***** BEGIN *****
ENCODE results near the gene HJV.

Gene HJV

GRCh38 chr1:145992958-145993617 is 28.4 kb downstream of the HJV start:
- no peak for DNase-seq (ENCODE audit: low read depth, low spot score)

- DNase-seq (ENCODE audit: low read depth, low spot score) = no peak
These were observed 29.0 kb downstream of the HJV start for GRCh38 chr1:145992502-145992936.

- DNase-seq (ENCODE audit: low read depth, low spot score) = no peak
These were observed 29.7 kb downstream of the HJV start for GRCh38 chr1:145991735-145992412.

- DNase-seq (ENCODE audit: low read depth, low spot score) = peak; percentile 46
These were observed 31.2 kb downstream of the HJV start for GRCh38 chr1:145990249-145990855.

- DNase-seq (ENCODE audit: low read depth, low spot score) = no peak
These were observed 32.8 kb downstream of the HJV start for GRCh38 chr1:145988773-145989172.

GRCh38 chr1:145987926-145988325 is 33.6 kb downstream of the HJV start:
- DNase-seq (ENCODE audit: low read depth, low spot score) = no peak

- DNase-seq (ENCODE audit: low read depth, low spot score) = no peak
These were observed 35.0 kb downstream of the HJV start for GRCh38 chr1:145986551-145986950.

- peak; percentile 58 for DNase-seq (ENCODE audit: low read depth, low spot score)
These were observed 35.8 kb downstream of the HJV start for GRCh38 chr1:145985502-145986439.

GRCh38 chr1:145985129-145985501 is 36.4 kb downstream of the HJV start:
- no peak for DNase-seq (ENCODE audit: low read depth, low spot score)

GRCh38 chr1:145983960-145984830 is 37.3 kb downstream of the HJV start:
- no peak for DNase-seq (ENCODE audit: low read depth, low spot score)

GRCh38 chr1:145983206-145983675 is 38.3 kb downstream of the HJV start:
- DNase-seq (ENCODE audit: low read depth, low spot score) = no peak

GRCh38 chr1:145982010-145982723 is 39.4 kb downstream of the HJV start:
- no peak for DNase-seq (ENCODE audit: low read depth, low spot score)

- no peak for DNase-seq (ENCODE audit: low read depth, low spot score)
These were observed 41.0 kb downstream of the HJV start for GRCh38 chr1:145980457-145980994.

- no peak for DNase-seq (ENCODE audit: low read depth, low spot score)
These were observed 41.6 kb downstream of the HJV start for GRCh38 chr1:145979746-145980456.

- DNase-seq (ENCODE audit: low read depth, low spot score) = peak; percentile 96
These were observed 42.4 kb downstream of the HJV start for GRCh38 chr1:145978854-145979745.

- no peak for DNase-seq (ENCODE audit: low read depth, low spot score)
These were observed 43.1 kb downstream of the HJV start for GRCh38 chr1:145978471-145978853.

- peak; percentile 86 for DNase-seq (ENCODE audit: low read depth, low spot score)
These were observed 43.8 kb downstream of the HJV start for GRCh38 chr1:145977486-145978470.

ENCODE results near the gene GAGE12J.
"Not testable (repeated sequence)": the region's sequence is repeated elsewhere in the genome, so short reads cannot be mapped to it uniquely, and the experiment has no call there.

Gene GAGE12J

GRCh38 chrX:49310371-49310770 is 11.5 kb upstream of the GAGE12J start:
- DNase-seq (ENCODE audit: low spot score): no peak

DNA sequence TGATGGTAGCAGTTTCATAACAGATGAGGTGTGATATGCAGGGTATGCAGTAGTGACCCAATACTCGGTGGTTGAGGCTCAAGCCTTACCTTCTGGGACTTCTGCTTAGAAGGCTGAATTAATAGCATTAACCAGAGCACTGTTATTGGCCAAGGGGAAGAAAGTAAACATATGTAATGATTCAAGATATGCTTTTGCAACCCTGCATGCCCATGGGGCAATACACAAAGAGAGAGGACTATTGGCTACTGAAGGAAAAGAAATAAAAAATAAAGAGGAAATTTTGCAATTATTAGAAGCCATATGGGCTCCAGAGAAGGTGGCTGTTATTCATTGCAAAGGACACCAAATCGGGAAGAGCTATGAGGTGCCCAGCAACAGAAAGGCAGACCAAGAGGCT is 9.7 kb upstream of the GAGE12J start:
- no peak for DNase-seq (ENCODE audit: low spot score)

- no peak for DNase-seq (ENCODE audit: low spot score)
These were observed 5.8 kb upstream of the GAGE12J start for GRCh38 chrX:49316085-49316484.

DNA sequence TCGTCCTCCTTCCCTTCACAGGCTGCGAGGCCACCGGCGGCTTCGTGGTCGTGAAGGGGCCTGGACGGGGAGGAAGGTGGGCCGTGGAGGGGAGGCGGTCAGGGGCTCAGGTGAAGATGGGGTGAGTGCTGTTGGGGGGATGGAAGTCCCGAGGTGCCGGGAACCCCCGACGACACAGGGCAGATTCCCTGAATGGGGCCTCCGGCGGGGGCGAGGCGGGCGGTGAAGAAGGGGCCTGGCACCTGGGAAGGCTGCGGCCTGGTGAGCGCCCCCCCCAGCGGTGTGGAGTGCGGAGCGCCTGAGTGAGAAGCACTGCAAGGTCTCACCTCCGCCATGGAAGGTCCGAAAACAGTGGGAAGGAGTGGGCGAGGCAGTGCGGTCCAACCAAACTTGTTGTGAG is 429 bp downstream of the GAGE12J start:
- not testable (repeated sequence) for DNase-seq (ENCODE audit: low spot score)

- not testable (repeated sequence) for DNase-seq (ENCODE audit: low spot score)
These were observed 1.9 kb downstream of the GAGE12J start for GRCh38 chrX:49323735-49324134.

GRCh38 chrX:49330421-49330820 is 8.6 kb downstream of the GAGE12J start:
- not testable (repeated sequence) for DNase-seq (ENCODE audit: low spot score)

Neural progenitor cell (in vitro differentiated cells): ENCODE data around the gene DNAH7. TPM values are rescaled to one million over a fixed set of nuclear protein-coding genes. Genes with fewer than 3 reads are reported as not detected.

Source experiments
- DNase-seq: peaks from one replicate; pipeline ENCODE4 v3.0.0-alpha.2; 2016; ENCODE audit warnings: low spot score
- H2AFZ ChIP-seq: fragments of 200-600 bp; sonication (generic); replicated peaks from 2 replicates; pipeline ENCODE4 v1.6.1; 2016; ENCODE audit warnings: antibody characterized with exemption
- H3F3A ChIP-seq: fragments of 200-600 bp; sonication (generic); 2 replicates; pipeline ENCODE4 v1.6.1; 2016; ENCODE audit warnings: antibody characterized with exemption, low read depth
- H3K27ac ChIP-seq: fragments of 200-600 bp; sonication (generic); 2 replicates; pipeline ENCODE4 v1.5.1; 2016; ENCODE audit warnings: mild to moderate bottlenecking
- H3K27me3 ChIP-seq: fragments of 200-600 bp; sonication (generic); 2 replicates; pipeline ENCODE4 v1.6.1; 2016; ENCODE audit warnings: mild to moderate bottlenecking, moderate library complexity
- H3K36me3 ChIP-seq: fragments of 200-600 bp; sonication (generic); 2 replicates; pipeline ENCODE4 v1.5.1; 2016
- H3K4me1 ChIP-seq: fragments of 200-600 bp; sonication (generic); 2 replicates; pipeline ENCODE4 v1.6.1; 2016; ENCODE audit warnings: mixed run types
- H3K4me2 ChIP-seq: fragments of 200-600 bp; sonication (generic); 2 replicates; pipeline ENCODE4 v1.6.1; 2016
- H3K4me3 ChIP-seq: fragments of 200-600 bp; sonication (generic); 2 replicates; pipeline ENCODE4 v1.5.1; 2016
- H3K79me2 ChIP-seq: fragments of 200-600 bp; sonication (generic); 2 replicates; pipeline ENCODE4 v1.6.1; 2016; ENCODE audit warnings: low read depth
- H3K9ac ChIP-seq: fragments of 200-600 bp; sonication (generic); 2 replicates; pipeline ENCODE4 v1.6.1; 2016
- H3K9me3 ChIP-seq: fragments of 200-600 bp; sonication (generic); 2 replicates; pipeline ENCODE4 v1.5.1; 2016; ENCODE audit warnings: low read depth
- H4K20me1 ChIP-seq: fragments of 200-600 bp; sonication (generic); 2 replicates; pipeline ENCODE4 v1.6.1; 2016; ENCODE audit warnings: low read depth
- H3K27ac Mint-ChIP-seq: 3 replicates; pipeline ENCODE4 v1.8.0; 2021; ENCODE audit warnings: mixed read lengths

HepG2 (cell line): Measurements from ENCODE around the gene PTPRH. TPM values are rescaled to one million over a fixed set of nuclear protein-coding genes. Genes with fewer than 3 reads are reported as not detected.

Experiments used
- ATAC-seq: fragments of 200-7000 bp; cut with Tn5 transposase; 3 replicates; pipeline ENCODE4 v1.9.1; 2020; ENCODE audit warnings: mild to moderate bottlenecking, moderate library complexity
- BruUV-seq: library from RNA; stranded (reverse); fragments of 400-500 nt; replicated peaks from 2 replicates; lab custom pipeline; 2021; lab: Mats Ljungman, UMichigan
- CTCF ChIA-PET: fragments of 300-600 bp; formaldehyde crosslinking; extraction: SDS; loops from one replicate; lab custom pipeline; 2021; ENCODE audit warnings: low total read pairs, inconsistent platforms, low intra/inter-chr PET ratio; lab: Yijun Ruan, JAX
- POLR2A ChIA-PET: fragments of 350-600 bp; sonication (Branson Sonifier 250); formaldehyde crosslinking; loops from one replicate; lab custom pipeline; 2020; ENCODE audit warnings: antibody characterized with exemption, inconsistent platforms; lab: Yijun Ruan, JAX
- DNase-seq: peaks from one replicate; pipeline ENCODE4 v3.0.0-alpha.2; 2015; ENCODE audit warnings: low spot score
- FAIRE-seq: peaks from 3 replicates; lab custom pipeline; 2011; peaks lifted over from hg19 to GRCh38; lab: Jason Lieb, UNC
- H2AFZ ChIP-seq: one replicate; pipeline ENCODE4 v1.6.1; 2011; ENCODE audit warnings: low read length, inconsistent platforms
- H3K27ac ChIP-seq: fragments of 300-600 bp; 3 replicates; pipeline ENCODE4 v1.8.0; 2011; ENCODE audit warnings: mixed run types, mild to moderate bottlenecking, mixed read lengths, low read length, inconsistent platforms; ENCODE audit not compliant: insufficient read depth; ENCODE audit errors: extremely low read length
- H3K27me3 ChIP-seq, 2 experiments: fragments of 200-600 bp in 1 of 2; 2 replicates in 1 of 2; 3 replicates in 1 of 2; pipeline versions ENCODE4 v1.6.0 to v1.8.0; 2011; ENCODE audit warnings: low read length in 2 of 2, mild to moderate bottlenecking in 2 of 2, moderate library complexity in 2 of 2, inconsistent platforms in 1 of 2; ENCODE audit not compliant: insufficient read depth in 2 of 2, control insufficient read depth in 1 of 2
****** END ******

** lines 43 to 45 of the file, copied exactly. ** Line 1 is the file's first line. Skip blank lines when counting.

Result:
- no peak for DNase-seq (ENCODE audit: low spot score)

- no peak for DNase-seq (ENCODE audit: low spot score)
These were observed 5.8 kb upstream of the GAGE12J start for GRCh38 chrX:49316085-49316484.